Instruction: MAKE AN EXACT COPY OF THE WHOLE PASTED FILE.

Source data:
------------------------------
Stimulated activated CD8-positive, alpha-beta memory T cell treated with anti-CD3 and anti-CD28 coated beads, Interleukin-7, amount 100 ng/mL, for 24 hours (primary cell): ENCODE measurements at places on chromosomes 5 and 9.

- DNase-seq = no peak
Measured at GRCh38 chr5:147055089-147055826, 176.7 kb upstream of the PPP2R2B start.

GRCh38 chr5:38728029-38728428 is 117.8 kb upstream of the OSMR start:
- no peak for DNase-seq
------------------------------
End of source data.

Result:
Stimulated activated CD8-positive, alpha-beta memory T cell treated with anti-CD3 and anti-CD28 coated beads, Interleukin-7, amount 100 ng/mL, for 24 hours (primary cell): ENCODE measurements at places on chromosomes 5 and 9.

- DNase-seq = no peak
Measured at GRCh38 chr5:147055089-147055826, 176.7 kb upstream of the PPP2R2B start.

GRCh38 chr5:38728029-38728428 is 117.8 kb upstream of the OSMR start:
- no peak for DNase-seq